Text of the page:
In this case, the defendant had filed an under-reported tax return for the 2015 fiscal year for a total amount of nearly 70,000 euros. He had recorded sums received as prepayments when they were actually collected in the month they were invoiced, with no corresponding income in the accounting statements.
On November 21, 2017, the tax authorities filed a criminal complaint for tax fraud after receiving the approval of the tax offences commission. The criminal court ruled that the defendant was guilty of tax fraud and he was sentenced to a fine of 5,000 euros. The defendant and the public prosecutor appealed this decision.
The defendant was then sentenced to a fine of 15,000 euros by the criminal Court of Appeal, while he had been sentenced to financial penalties of up to 40% of the VAT and income tax assessments by the administrative court. The criminal Court of Appeal indeed ruled that it could impose such a fine because the two cumulative penalties did not exceed the limit of 500,000 euros specified in the French tax code. An appeal to the Court of Cassation was then filed by the defendant claiming that the Court of Appeal breached the principle of offences and penalties being established in law. He argued that the judges of the Court of Appeal had not verified, with regard to the amount of the alleged tax fraud and to the nature of the acts or circumstances of the offence, whether the acts committed by the defendant were sufficiently serious to justify the cumulation of criminal and administrative penalties.
This decision is an opportunity to explain how the potential combination of criminal and administrative sanctions for tax fraud works. To do so, it is necessary to look at the context (I) and the scope (II) of this decision.
I. Case law allows for the combination of criminal and administrative penalties for tax fraud under certain conditions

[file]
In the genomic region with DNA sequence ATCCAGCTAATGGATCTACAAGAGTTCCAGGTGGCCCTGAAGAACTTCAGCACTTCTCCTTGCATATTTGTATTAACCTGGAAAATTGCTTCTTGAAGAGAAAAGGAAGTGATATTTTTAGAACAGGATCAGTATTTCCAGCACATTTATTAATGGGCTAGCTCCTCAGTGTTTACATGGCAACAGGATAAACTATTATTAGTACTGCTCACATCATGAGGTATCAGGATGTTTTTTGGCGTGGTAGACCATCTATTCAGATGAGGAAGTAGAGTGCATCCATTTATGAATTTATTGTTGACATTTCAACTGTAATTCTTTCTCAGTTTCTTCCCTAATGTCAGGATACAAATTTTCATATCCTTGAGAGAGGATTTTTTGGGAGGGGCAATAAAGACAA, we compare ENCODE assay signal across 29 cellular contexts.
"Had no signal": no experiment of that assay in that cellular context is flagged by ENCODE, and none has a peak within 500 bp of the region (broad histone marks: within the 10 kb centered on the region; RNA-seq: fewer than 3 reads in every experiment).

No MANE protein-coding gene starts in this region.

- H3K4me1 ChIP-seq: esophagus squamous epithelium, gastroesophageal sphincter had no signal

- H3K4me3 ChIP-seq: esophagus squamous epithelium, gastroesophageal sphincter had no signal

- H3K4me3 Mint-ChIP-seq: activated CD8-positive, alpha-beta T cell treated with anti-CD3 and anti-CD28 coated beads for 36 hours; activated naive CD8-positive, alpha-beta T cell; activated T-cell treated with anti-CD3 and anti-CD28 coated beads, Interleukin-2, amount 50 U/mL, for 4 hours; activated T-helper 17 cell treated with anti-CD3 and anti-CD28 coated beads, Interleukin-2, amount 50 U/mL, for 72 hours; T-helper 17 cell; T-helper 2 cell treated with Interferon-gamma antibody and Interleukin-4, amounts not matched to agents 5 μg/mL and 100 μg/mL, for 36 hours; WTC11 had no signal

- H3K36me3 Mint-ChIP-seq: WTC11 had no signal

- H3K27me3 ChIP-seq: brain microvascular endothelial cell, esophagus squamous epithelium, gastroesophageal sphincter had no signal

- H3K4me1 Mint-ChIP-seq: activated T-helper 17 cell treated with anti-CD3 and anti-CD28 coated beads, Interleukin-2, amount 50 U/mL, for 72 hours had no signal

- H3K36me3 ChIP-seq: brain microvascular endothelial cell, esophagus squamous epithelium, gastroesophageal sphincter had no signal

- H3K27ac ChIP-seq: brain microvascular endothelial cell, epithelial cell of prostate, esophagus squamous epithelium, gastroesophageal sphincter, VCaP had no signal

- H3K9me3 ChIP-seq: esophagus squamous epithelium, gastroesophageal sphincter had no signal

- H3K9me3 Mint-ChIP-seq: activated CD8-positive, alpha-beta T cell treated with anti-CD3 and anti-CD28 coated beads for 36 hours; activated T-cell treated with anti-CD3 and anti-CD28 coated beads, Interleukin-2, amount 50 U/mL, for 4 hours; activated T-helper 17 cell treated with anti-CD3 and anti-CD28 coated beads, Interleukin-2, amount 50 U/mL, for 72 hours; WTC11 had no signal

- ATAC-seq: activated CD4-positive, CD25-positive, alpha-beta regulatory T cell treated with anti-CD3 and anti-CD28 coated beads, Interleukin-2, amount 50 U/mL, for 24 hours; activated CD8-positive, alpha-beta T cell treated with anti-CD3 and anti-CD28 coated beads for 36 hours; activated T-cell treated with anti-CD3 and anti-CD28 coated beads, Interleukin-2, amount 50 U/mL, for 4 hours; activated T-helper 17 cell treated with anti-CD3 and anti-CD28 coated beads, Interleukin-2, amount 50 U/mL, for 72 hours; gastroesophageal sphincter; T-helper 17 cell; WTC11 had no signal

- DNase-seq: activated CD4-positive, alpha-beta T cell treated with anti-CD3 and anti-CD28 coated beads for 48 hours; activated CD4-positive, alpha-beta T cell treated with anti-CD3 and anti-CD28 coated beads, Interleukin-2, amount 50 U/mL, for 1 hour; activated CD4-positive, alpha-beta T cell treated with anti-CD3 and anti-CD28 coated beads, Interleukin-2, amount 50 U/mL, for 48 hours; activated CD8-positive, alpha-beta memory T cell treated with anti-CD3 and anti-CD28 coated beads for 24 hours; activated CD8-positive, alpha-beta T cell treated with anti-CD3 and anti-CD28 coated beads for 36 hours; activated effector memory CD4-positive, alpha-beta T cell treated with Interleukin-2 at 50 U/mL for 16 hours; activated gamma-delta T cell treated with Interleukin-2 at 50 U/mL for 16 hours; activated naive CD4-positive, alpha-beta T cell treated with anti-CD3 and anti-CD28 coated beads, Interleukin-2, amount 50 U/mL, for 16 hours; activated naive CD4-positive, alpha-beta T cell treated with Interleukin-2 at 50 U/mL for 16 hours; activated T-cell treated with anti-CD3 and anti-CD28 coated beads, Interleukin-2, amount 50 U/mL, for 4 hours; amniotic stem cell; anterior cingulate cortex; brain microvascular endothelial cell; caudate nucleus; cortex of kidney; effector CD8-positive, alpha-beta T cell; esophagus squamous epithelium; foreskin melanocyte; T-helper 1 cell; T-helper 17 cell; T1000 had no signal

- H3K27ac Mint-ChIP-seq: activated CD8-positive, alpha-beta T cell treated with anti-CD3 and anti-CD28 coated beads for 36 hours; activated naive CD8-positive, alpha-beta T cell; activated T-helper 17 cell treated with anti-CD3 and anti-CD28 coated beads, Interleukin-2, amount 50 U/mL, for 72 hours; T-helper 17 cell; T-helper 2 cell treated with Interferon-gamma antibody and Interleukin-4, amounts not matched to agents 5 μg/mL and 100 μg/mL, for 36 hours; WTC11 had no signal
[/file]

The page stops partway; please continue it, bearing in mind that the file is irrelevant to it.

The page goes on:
The issue of the possible cumulation of criminal and administrative sanctions in cases of tax fraud has been discussed for a long time. Indeed, the cumulation of repressive procedures is subject to the ne bis in idem principle, which prohibits the cumulation of sanctions for the same acts.
In French law, the Court of Cassation has ruled that criminal and tax proceedings are, by their nature and purpose, different and independent. The Court has also ruled that, in cases involving tax fraud, a criminal court does not have to stay its proceedings in the event of an ongoing administrative procedure involving the same facts, even if no penalty was imposed in the administrative procedure.
The European Court of Human Rights was reluctant to enforce the ne bis in idem principle, before formally recognizing it in matters of financial offenses. Nevertheless, the European Court of Human Rights has subsequently specified that a cumulation of criminal and administrative penalties is possible, in particular in tax matters, in accordance with the principle of complementarity of proceedings.